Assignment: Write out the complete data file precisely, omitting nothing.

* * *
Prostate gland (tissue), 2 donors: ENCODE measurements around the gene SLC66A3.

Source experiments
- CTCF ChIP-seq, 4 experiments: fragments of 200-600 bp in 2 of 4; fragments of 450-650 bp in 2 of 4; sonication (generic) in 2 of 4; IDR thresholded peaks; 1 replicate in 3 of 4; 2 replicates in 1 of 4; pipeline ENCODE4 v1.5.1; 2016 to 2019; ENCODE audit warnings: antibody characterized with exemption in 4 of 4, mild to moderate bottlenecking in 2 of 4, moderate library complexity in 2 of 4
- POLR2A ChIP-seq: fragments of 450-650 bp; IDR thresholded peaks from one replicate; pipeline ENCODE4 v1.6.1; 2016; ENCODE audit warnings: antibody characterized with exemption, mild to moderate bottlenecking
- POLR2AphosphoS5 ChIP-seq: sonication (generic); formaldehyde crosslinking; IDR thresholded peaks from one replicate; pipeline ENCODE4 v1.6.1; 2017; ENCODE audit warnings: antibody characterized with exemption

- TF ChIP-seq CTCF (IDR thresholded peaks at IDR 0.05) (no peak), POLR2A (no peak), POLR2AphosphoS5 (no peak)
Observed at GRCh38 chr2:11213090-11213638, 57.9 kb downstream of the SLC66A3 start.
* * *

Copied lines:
Prostate gland (tissue), 2 donors: ENCODE measurements around the gene SLC66A3.

Source experiments
- CTCF ChIP-seq, 4 experiments: fragments of 200-600 bp in 2 of 4; fragments of 450-650 bp in 2 of 4; sonication (generic) in 2 of 4; IDR thresholded peaks; 1 replicate in 3 of 4; 2 replicates in 1 of 4; pipeline ENCODE4 v1.5.1; 2016 to 2019; ENCODE audit warnings: antibody characterized with exemption in 4 of 4, mild to moderate bottlenecking in 2 of 4, moderate library complexity in 2 of 4
- POLR2A ChIP-seq: fragments of 450-650 bp; IDR thresholded peaks from one replicate; pipeline ENCODE4 v1.6.1; 2016; ENCODE audit warnings: antibody characterized with exemption, mild to moderate bottlenecking
- POLR2AphosphoS5 ChIP-seq: sonication (generic); formaldehyde crosslinking; IDR thresholded peaks from one replicate; pipeline ENCODE4 v1.6.1; 2017; ENCODE audit warnings: antibody characterized with exemption

- TF ChIP-seq CTCF (IDR thresholded peaks at IDR 0.05) (no peak), POLR2A (no peak), POLR2AphosphoS5 (no peak)
Observed at GRCh38 chr2:11213090-11213638, 57.9 kb downstream of the SLC66A3 start.